Microcredit in Burkina Faso

Report
Kevin Dix
Anthony Michael
 Giving
small loans to
impoverished
borrowers
• Lack collateral, steady
employment
 Why
Microcredit?
• Promotes productive
investments
• Encourages
entrepreneurs
“CREDIT IS A FUNDAMENTAL
HUMAN RIGHT”
FOUNDED GRAMEEN BANK


First modern microcredit
institution
Lent own money to poor
basket weavers in Bangladesh
(mid-1970s)
• Successful model

Grameen Today
• Collects $1.5 million weekly
• 97% of borrowers women
Won Nobel Peace Prize in 2006
• 97% of loans paid back
 Higher than any other
banking system
 Despite
positive economic trends, still
vast poverty
 Address material & non-material poverty
 Empower People
• Confidence, self-esteem, & financial means to
play larger role in their development
 Involves
poor in Economic development
 Microcredit
can meet financial needs of
households and microenterprises
• Especially poor
 Supply side
• Loosen constraints on capital
• Investment opportunities
• Consumption smoothing
• Emergency liquidity needs
 Demand side
• Support savings of the poor
 Key
Principles for an African Model:
1. Pool resources through group organization
 Pool together human and material resources
 Strength in numbers
 Promote networking, information dissemination
 Reduce administrative costs
 Group trust, support, pressure
2.
Prioritize local knowledge (tradition)
and participatory planning


Increased sustainability
Traditional methods should NOT be replaced

3.
Rather built upon
Advance African private sector


Microcredit should lead to microenterprise
development
Formalize the informal sector
Prioritize operational efficiency
4.
Must be efficient, financially viable institutions
Key principles that lead to efficiency:
•
•
•
•
•
Target poorest of poor
Charge interest rates that cover operational costs
Target women
 Poverty
eradication
depends on the poor
gaining access to
economically
productive &
financial resources
 Allow individuals to
move beyond poverty
cycle
 Challenges
facing Burkina Faso:
• 44.8% on less than $1/day
• Droughts, poorly diversified agriculture
• Inadequate road network
• Limited energy resources
• Landlocked
• HDI: 183 of 187 countries

Evaluate West African Economic and Monetary Union
countries’ microfinance institutions (MFIs)
• Outreach
• Sustainability

Analyzed data from a random sample of 6 MFIs in
Burkina Faso
• Federation des Caisses Populaires (FCPB)
• Union des Coopératives d’Epargne et de Crédit du Bam
•
•
•
•
(URCBam)
Promotion du Développement Industriel et Agricole (PRODIA)
Fonds d’Appui aix Activités des Femmes (FAARF)
Association pour le Développement de la Région de Kaya
(ADRK)
Association ‘Etre comme les Autres’ (ECLA)

Offer different types of micro credit
• Short term individual or group credit
 Average loan amount between 7 and 500 USD
 6-12 months
• Medium or Long term individual credit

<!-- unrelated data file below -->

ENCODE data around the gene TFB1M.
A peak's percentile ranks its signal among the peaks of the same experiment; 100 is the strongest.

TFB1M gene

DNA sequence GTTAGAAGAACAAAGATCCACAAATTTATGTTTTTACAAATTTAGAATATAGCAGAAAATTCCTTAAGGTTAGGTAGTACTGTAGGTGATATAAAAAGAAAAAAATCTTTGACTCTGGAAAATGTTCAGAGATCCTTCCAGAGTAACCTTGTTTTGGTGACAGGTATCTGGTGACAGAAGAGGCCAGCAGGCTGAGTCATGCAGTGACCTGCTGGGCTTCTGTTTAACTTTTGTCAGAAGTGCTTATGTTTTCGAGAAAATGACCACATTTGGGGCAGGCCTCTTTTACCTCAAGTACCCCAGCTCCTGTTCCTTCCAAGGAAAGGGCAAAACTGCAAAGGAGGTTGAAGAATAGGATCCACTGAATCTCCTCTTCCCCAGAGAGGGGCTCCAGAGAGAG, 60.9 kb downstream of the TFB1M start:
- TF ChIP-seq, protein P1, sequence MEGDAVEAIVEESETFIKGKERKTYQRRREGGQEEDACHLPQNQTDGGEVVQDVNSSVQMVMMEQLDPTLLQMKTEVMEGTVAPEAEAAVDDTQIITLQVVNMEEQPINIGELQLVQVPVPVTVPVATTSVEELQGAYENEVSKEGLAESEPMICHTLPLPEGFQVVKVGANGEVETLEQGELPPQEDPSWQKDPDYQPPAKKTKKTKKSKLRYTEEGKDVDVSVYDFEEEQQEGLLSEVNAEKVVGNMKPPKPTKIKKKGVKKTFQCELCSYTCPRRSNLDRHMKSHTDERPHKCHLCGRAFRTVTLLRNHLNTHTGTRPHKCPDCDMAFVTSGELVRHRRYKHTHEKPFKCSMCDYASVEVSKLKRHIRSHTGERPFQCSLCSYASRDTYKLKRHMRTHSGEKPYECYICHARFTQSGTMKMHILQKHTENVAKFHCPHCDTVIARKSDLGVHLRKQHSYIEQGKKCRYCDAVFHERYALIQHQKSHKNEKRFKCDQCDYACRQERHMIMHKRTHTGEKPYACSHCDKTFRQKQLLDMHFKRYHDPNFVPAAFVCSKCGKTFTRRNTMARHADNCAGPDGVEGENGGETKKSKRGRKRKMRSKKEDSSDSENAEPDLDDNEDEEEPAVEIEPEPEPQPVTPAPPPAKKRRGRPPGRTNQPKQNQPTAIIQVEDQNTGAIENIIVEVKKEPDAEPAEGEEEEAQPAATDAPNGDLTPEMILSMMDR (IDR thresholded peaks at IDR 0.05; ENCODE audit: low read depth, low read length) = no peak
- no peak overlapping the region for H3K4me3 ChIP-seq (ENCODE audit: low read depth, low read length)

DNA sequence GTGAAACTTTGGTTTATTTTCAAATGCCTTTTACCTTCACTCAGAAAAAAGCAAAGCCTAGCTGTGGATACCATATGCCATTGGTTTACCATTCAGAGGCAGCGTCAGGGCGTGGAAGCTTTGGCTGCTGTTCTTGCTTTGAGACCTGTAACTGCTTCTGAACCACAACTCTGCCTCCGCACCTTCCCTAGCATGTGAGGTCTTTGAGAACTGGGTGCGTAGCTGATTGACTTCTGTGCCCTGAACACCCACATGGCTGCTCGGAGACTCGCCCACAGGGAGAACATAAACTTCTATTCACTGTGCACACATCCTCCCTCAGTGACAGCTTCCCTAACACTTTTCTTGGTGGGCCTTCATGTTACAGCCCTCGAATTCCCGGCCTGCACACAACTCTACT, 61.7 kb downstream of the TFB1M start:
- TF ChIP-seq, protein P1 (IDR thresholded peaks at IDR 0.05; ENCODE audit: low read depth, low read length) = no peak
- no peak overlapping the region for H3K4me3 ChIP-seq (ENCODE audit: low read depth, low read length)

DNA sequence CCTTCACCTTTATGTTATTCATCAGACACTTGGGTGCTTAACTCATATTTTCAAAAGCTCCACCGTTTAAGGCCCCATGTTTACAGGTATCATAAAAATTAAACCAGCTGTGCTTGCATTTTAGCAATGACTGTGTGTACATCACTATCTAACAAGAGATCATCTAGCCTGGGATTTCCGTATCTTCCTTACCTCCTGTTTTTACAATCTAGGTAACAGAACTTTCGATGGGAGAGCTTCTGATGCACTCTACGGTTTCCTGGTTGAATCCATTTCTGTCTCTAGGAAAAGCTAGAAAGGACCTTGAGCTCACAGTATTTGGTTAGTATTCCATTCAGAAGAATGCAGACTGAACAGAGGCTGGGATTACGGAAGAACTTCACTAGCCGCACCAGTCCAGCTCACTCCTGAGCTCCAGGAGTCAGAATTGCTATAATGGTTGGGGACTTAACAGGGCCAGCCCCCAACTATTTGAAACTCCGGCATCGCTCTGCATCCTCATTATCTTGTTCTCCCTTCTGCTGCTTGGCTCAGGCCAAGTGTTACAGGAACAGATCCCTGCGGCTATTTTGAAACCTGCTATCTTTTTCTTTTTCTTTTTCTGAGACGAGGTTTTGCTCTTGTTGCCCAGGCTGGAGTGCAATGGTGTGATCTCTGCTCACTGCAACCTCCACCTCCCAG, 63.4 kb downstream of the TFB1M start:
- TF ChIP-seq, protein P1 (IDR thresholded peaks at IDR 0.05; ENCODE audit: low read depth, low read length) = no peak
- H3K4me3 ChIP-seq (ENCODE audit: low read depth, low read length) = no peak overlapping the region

 Average loan amount between 400-4000 USD
 >12 months


Average nominal growth rate was 25.3% per year
17.625 billion CFAF = 25.18 million USD
 Sustainable interest rates
• Large transaction costs
• Administrative costs
• Loan losses
• Financial costs
• Desired capitalization rate
• Investment income


Highest repayment rates associated with group loans
Maintain high repayments from individuals by giving
a strong sense of ownership

Subsidy dependence index
• Each MFI would have to raise their interest rates by this %
in order to eliminate subsidy dependence

Conclusions
 Burkina Government
• Subsidizes the microfinance institutions to cover
their loses
• Continues to subsidize them because they have
direct benefits & positive externalities
 NGOs
• Several of these provide the microfinance
services
• Rapid growth for the NGOs in microfinance
• Ideal goals to reach all of their targeted poor
population and be self sustainable

Private sector
•
•
•
•

Beneficial to poor and small entrepreneurs
Increase productivity
Increase wages
Decreased informal lending
Rural/Urban
• Rural
 Larger transaction costs to provide financial services
 Better targets than urban
 Larger potential benefit
• Urban
 Lower poverty rates compared to rural
 Target the peri-urban more
 More entrepreneurs
 Higher demand for financial services





“Biography of Dr. Muhammad Yunus.” Grameen Bank. N.p., n.d.
Web. 18 Nov. 2013
Congo, Youssoufou. “Performance in Microfinance Institutions in
Burkina Faso.” World Institute for Development Economic Research
(2002): 1-20. Web. 15 Nov. 2013
United Nations. UN Economic Commission for Africa. Microfinance
in Africa: Combining the Best Practices of Traditional and Modern
Microfinance Approaches towards Poverty Eradication. New York:
United Nations, 2000. Web.
United Nations. UN Office of the Special Adviser on Africa.
Microfinance in Africa: Overview and Suggestions for Action by
Stakeholders. New York: United Nations, September 2011. Web.
Valadez R, Buskirk B. From Microcredit to Microfinance: a business
perspective. Journal of Finance & Accountancy [serial online].
March 2011;6:1-17. Available from: Business Source Complete,
Ipswich, MA. Accessed November 18, 2013.

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